Law enforcement has solved countless cold cases as well as current cases based on DNA evidence. The problem arises from the fact that, like almost everything, DNA testing is not 100% reliable. A miscarriage of justice can result when someone gets wrongfully convicted based on incorrect DNA results or interpretations.What do daughters inherit from their mothers? ›
The mitochondrial genes always pass from the mother to the child. Fathers get their mitochondrial genes from their mothers, and do not pass them to their children.What does A child inherit from their father? ›
We inherit a set of 23 chromosomes from our mothers and another set of 23 from our fathers. One of those pairs are the chromosomes that determine the biological sex of a child – girls have an XX pair and boys have an XY pair, with very rare exceptions in certain disorders.
What facial features are inherited from father? ›
As well as the tip of your nose (which is 66% likely to be passed down from a parent), the other most-inherited features were your philtrum (the area directly beneath your nose), your cheekbones, the inner corners of your eyes, and the areas both above and below your lips.What are the 5 uses of a DNA profile? ›
DNA profiling is a forensic technique in criminal investigations, comparing criminal suspects' profiles to DNA evidence so as to assess the likelihood of their involvement in the crime. It is also used in paternity testing, to establish immigration eligibility, and in genealogical and medical research.Do twins have the same DNA? ›
Identical twins share the same genomes and are always of the same sex. In contrast, fraternal (dizygotic) twins result from the fertilization of two separate eggs with two different sperm during the same pregnancy. They share half of their genomes, just like any other siblings.How often is DNA evidence wrong? ›
Studies have shown that DNA evidence is 99% accurate, making it one of the most foolproof pieces of evidence you can possibly use in court. Like fingerprints, no two people have the same DNA. If a mistake occurs, it's typically because of human error.What are the 2 most common samples used for DNA testing? ›
The most common reference samples collected from known individuals are blood, oral/buccal swabs, and/or plucked hairs (e.g., head, pubic).Why should I do a DNA test? ›
Direct-to-consumer genetic testing promotes awareness of genetic diseases. It provides personalized information about your health, disease risk, and other traits. It may help you be more proactive about your health. It does not require approval from a healthcare provider or health insurance company.How does DNA identify a person? ›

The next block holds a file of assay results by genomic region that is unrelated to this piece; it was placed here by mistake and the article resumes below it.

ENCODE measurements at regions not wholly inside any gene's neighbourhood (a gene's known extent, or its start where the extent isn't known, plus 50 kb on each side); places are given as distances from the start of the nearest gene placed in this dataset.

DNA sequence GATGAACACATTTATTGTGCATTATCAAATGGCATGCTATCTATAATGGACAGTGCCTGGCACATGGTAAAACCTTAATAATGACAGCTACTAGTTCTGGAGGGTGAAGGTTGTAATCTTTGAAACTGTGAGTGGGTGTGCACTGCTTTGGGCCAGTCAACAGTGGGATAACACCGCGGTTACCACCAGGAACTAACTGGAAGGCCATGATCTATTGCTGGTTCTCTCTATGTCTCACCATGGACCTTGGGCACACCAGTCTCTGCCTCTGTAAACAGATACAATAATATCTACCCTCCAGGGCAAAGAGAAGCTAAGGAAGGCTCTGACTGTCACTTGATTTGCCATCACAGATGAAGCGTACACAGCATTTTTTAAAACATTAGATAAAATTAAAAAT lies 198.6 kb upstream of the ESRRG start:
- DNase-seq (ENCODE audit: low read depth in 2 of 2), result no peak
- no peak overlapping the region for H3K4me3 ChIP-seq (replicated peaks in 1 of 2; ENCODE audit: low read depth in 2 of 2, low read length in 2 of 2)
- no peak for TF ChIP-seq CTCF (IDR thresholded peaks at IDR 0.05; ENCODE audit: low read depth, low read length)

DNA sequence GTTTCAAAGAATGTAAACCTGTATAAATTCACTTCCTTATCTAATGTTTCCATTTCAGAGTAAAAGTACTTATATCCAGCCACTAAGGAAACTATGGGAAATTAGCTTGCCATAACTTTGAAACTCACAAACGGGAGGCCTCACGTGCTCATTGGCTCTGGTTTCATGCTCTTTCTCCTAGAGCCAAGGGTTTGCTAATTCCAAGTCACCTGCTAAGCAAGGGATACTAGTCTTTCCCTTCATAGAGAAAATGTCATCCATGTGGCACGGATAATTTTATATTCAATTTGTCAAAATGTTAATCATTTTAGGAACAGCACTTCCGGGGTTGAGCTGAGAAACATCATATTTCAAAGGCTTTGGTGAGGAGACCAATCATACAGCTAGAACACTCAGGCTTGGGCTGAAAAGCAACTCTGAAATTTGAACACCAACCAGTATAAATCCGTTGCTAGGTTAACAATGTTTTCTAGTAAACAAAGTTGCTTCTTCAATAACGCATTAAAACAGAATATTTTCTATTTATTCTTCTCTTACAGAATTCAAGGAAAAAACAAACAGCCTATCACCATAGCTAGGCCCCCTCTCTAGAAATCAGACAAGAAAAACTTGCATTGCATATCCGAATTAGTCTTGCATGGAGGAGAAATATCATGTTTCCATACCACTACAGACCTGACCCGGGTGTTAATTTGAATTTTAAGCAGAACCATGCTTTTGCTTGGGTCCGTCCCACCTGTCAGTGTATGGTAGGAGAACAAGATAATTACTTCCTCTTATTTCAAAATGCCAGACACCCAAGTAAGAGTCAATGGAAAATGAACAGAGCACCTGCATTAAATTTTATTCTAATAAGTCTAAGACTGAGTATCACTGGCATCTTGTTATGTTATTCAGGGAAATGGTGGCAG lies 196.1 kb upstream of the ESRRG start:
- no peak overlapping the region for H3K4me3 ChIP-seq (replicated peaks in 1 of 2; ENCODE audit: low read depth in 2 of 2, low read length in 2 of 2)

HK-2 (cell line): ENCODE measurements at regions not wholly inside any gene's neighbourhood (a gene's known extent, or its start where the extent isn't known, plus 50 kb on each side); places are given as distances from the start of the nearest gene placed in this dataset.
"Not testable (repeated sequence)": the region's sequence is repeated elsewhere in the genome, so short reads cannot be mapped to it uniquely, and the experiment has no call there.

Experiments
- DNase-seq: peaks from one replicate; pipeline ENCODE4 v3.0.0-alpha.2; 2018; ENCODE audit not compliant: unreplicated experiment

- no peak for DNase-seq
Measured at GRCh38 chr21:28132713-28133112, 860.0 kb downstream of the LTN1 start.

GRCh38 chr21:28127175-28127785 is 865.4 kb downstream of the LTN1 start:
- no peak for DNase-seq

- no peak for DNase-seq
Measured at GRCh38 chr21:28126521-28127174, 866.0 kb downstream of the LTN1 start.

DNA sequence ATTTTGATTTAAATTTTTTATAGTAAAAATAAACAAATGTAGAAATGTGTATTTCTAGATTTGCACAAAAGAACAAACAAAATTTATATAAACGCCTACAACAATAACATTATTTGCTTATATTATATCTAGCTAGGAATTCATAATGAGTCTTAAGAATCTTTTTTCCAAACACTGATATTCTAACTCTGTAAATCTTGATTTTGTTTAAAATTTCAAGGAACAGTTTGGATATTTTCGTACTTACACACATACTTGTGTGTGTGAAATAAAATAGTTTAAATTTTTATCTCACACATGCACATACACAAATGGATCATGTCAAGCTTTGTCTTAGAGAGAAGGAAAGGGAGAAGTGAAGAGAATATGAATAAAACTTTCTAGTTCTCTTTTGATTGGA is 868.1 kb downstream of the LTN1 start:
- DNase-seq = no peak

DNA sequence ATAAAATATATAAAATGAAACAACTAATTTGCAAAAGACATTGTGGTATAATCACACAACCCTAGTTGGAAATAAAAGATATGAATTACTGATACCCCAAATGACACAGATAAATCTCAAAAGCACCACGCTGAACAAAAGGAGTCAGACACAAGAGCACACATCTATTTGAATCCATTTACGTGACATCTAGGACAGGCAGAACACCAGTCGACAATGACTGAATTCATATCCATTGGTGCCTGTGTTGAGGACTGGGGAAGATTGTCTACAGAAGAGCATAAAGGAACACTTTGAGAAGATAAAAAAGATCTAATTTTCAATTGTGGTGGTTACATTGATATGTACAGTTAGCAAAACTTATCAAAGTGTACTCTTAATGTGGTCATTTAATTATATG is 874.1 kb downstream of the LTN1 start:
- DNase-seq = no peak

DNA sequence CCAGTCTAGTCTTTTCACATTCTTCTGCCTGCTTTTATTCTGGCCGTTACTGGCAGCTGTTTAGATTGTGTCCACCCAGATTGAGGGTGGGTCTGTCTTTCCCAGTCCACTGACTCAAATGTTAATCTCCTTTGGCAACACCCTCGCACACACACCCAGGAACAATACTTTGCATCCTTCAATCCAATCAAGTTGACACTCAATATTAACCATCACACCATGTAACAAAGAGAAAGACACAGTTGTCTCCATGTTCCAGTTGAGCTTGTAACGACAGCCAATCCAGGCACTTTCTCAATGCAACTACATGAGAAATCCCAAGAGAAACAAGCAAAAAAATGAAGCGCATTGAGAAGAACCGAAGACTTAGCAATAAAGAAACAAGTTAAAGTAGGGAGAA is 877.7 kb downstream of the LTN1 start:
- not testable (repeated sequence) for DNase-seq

Each person's nuclear DNA is unique—except for identical twins, who have the same DNA. When a sufficient nuclear DNA profile from the victim's remains matches the nuclear DNA profile from a sample known to have come from the victim, we can be very sure of the identity of the victim.What genes are inherited from father only? ›
What genes are only inherited from father? Sons can only inherit a Y chromosome from dad, which means all traits that are only found on the Y chromosome come from dad, not mom. Background: All men inherit a Y chromosome from their father, and all fathers pass down a Y chromosome to their sons.What cancers can be detected through genetic testing? ›
- Breast cancer.
- Ovarian cancer.
- Colon cancer.
- Thyroid cancer.
- Prostate cancer.
- Pancreatic cancer.
Thanks to the sequencing of all genes using next generation sequencing (NGS) techniques, we can determine the presence of variants associated with autoimmune diseases.
How reliable is genetic testing in predicting diseases? ›
Genetic testing can provide only limited information about an inherited condition. The test often can't determine if a person will show symptoms of a disorder, how severe the symptoms will be, or whether the disorder will progress over time.Are allergies inherited from mother or father? ›
Summary: New research found that, compared with a father's traits related to allergies and asthma, a mother's traits create a higher risk that a child will develop these same traits in early childhood.What does genetic testing look for? ›
Genetic testing looks for changes, sometimes called mutations or variants, in your DNA. Genetic testing is useful in many areas of medicine and can change the medical care you or your family member receives.Do you inherit your parents allergies? ›
The tendency to develop allergies is often hereditary, which means it can be passed down through genes from parents to their kids. But just because a parent has allergies doesn't mean that their kids definitely will get them.Can siblings have different DNA? ›